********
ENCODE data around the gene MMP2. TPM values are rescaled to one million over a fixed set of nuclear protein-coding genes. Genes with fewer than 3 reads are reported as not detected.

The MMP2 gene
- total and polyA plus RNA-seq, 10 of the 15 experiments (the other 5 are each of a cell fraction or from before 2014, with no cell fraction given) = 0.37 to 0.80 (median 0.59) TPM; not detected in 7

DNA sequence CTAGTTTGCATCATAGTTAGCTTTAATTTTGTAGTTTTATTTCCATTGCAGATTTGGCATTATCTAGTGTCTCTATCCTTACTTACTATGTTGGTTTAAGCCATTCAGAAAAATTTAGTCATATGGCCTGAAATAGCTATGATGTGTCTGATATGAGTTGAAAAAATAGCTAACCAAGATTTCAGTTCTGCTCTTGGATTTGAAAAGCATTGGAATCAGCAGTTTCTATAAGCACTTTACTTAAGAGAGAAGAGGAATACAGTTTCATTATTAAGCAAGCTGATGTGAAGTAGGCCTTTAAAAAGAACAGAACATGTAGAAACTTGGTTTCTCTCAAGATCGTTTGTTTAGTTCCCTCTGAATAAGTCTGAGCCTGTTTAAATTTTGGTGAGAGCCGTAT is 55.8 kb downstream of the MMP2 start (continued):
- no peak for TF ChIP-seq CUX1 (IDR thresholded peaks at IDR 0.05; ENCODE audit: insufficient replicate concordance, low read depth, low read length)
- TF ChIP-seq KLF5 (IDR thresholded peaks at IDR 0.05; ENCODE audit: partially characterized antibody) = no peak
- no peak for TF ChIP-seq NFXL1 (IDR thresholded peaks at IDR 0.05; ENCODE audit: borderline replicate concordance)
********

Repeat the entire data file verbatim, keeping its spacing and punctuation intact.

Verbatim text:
ENCODE data around the gene MMP2. TPM values are rescaled to one million over a fixed set of nuclear protein-coding genes. Genes with fewer than 3 reads are reported as not detected.

The MMP2 gene
- total and polyA plus RNA-seq, 10 of the 15 experiments (the other 5 are each of a cell fraction or from before 2014, with no cell fraction given) = 0.37 to 0.80 (median 0.59) TPM; not detected in 7

DNA sequence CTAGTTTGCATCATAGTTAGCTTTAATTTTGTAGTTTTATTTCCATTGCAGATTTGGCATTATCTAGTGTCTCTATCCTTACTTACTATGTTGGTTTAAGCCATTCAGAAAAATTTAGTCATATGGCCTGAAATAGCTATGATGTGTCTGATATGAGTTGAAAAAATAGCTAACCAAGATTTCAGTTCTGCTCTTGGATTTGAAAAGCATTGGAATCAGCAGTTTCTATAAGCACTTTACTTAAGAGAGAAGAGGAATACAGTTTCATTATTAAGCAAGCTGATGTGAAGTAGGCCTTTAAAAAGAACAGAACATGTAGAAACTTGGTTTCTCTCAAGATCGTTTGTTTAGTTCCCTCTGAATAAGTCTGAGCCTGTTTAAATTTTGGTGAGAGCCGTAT is 55.8 kb downstream of the MMP2 start (continued):
- no peak for TF ChIP-seq CUX1 (IDR thresholded peaks at IDR 0.05; ENCODE audit: insufficient replicate concordance, low read depth, low read length)
- TF ChIP-seq KLF5 (IDR thresholded peaks at IDR 0.05; ENCODE audit: partially characterized antibody) = no peak
- no peak for TF ChIP-seq NFXL1 (IDR thresholded peaks at IDR 0.05; ENCODE audit: borderline replicate concordance)